The vigor and freshness displayed by Roman Catholic theology in response to the changing theological climate, more particularly on the European continent, are specially interesting features of the modern period. How far the movement has gone, or is likely to go, it is premature to say. But at least we may be thankful for its serious attempt to break out of the impasse of static dogmatizing peculiar to the Roman system, and for evidence in several areas of new and challenging lines of thought.

One may note, for instance, the emergence of a new attitude to past formulations such as those of the Council of Trent. Superficially, it might appear that Trent has fettered constructive theology—for example, in relation to an issue so thoroughly and carefully debated as that of justification. More recently, however, it has been suggested that Trent dealt only with a particular facet of the doctrine, in view of Luther’s sharp insistence on justification by faith alone. Hence, while Trent allegedly makes the “necessary correction” in the circumstances of the time, it does not bind Roman theologians who no longer face this threat, nor does it forbid common ground with other Protestants who find a more substantial place for sanctification. In other words, Trent is the last word only in a particular situation, but not for theology set in the changed or changing situation of a different epoch.

Hand in hand with this development reference must also be made to the more sympathetic handling and criticism of non-Roman theological works, both past and present. The Reformers are no longer condemned point-blank as impious and wicked heretics, but their writings are weighed with care and attention even though they may not command final approval. Modern theologians of the stature of Barth are read and studied with a perspicacity and assiduity often lacking in Protestant readers, and while so pronouncedly anti-Roman dogmatics will not likely be commended, serious attempt is made to understand, misinterpretations are patiently cleared up, and the issues presented gain deep and penetrating attention.

Nor is this study pursued purely in the light of the statements of the Fathers, the teaching of tradition, or the pronouncements of the teaching office. On the contrary, Roman Catholic scholarship has partaken to an astonishing degree in the revived study of biblical theology, and there is a growing inclination to meet evangelical theologians on their own ground. In other words, do they really give a true account of the biblical or New Testament position? Can the Protestant doctrine of grace, or sin, or justification, or the atonement, or regeneration be justified out of Scripture alone? Are there not points in the apostolic writings which are glossed over, or others which are perhaps reinterpreted in the light of different needs or notions, no less in works of the Reformation school than in those of the Fathers or scholastics?

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The final point is particularly important, for it means that direct biblical investigation is opening up the whole situation, at least on the level of scholarship, in a way which would have seemed quite impossible a generation or so ago. To some degree the Bible is again exerting its own authority even in these circles, and giving a freedom from false authority which cannot be attained by other means. Genuine intercommunication has become possible where previously there could be little more than ineffectual good will at best and narrow contentiousness as the more general rule. It is not, of course, that the problems which come down from the Reformation and before have been solved overnight. It is not that a kind of theological bartering has been initiated which may perhaps lead to some uneasy compromise. It is not that there is a mere desire for agreement. But the old problems are being surveyed again in the light both of their historical setting and of the ultimate apostolic witness; and as a result, the constrictions of past formulation are burst through and there is the hope at least of new and more solid construction.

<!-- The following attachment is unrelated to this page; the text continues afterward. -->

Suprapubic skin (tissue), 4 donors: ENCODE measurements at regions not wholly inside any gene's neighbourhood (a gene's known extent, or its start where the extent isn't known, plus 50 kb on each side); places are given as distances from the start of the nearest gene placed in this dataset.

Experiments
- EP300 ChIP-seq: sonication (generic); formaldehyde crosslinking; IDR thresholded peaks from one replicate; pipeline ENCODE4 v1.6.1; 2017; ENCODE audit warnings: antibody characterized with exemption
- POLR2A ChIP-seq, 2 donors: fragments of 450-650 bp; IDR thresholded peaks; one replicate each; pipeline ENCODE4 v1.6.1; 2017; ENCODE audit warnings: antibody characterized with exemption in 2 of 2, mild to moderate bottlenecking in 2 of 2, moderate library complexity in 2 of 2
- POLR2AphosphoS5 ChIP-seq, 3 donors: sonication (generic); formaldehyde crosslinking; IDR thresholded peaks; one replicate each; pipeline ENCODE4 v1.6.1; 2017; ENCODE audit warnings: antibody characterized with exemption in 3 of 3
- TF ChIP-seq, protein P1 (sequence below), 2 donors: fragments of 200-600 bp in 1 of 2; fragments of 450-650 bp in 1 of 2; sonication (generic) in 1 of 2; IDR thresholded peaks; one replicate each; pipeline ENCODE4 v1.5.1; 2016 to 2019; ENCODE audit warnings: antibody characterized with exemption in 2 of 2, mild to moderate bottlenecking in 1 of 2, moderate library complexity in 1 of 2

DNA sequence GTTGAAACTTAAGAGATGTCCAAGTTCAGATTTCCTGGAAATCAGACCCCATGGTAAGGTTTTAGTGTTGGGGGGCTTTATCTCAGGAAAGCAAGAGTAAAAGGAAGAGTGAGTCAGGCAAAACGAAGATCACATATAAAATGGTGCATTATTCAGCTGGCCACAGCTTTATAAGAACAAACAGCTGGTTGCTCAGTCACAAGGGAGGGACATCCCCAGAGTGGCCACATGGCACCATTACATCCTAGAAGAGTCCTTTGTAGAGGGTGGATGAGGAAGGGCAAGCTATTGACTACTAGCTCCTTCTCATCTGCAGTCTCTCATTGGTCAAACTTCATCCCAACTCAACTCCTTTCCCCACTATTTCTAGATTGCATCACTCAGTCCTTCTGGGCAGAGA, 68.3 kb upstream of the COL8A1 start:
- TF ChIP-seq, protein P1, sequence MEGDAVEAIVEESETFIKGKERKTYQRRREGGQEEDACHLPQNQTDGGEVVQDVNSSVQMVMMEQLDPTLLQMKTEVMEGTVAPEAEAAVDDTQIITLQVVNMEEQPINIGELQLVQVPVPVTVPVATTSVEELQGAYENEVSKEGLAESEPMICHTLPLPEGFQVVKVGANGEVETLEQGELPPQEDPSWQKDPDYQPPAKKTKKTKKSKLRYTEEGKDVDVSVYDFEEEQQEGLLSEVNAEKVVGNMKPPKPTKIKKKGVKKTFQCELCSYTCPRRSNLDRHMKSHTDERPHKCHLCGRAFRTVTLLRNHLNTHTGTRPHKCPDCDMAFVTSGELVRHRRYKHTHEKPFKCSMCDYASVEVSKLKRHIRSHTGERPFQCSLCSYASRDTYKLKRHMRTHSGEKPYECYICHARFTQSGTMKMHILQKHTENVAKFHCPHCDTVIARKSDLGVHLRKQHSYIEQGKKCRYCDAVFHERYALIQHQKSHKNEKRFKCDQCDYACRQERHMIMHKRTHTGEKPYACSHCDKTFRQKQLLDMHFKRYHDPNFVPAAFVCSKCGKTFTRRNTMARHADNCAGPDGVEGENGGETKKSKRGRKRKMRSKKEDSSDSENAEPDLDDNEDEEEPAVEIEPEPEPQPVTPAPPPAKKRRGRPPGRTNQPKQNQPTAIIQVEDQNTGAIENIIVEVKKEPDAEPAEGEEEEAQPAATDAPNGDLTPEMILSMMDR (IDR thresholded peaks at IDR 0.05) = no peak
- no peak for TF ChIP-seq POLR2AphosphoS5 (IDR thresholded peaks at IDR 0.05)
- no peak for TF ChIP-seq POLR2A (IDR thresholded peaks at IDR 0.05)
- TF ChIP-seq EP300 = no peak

Yet while we welcome these promising signs of vitality, many questions remain to be answered before we can begin to think in terms of any genuine theological reformation in the Roman communion.

Our first question, which must also be our most sympathetic, concerns those who are most active in this dogmatic and biblical revival. It is quite simply the question of how far they are prepared to go as they may perhaps be constrained by the apostolic, and therefore truly catholic, witness itself. It is one thing to evade the force of previous pronouncements, but is any possibility allowed that the pronouncements may be actually wrong? And, if this proves to be the case, can we expect that some at least will find, as Luther did, that their consciences are held fast by the Word of God? Can that which is worked out in the quiet be hazarded in the public arena of the church?

The second concerns the more solid mass of scholarship in the Roman communion with its not unnatural tendency to static traditionalism. In this case, it is a question whether the majority will ultimately suspect and obstruct those who are moving in a more creative direction, or whether they will be prepared to be taught and guided. The problem is in no sense an easy one in any church, for many new movements have demanded attention and allegiance which could only lead in dangerous directions. The problem is particularly acute in Romanism, however, for by its very nature it insists upon the maintenance of accepted dogmas as necessary to eternal salvation. On the face of it, it would appear that the newer tendencies have only to become a little “too pronounced” and the voice of orthodoxy will speak against them, and past history shows us that the verdict of the less instructed majority can be crippling in its effects.